Pittsboro, NC – “The diversity of Jordan Lake clean up volunteers who turned out in June encourages me to push on,” said Fran DiGiano, president of Clean Jordan Lake (CJL).
In early June, the YMCA Guides Dasamongueponke Tribe brought six dads with their seven sons to clean a littered shoreline at Northeast Creek off NC Highway 751. Their purpose is to strengthen the father-child relationship through one-on-one activities. DiGiano said, “This was the third time we’ve had either the “princesses” or “braves”, ages six to nine, come to Jordan Lake to learn why littering is bad behavior.
Later in June, a total of 13 information technology specialists from BB&T volunteered through their annual Lighthouse Project, aimed at making a positive impact on the lives of people. Will Posse, the group’s leader, said, “We wanted to work with CJL because of their great work in making the lake’s shoreline enjoyable and safe for all visitors.”
The BB&T volunteers tackled a cove on the Haw River Arm where trash from the watershed upstream gets trapped after heavy rain. DiGiano noted, “They picked up 53 bags of trash and several tires in just two hours on an extremely hot afternoon. It was exhausting work, but the natural beauty of the lake seen on the boat ride back reinforced why removing trash is important.”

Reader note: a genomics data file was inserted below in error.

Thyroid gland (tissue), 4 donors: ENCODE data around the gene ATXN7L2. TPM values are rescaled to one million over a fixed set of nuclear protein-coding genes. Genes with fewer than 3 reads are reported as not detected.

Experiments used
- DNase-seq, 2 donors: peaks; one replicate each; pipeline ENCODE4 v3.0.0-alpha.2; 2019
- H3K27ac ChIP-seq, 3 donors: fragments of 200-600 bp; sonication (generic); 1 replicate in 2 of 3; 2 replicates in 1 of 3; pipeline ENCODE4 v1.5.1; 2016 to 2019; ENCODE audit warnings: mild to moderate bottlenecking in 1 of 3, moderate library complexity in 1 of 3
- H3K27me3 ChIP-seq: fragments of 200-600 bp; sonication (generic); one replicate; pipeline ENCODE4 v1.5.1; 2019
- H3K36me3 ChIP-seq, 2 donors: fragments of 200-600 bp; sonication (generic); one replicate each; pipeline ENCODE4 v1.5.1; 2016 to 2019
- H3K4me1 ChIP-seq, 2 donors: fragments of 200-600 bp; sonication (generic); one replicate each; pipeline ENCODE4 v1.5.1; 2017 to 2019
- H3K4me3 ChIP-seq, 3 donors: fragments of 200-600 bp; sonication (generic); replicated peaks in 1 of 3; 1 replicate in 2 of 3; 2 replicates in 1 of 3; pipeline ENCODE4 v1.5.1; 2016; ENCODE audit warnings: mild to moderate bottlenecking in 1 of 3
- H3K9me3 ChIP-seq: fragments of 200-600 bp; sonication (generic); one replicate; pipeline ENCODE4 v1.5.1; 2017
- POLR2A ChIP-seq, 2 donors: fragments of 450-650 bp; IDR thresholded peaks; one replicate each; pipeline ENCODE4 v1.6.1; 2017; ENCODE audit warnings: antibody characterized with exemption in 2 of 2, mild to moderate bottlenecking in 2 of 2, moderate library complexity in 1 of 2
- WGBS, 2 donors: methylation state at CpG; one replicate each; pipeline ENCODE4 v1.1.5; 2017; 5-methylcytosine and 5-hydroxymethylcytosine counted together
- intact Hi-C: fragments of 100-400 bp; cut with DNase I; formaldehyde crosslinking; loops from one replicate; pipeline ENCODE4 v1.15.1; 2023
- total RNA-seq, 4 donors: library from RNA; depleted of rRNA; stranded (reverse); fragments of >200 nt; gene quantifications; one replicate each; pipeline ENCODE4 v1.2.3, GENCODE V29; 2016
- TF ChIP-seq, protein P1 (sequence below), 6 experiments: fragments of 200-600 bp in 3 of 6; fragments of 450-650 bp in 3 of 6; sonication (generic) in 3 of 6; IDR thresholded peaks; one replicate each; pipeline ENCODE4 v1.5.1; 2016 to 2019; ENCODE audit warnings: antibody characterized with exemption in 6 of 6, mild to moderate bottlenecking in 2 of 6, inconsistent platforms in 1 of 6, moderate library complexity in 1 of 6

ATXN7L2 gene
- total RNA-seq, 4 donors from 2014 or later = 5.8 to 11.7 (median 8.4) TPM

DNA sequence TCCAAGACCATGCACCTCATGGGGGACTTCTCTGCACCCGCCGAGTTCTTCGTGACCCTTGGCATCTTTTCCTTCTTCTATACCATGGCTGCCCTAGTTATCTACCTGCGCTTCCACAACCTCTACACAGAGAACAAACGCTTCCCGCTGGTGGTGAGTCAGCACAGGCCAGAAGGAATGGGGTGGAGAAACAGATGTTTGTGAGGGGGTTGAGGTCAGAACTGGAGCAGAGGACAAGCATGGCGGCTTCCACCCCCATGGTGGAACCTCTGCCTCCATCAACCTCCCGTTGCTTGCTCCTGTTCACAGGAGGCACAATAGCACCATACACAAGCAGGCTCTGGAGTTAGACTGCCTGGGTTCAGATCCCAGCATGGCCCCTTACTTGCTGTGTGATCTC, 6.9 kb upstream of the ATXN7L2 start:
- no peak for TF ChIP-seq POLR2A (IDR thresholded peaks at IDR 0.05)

On the last day of June, seven network management specialists from the Durham office of Blue Cross and Blue Shield of North Carolina volunteered at Third Fork Creek, which feeds into New Hope Creek that flows into Jordan Lake. DiGiano said, “It was another hot afternoon made worse by the huge amount of trash to be removed.”
Troy Page, director of Network Contracting and Strategic Development for Blue Cross and Blue Shield of North Carolina, said afterwards, “Who knew picking up trash could be so much fun and so important to bring about community awareness of this mission. The volunteers took pride in surveying the cleaned area after removing 15 bags of trash, several tires and even a very large toy jeep.”
DiGiano also made note of the continuing work of CJL’s Adopt-A-Shoreline groups. “Just in the last two months, 34 volunteers from nine groups have removed 84 bags of trash from their assigned sites. Volunteerism is working, not just measured by the number of bags, but by the example set for others when they see us caring for the lake.”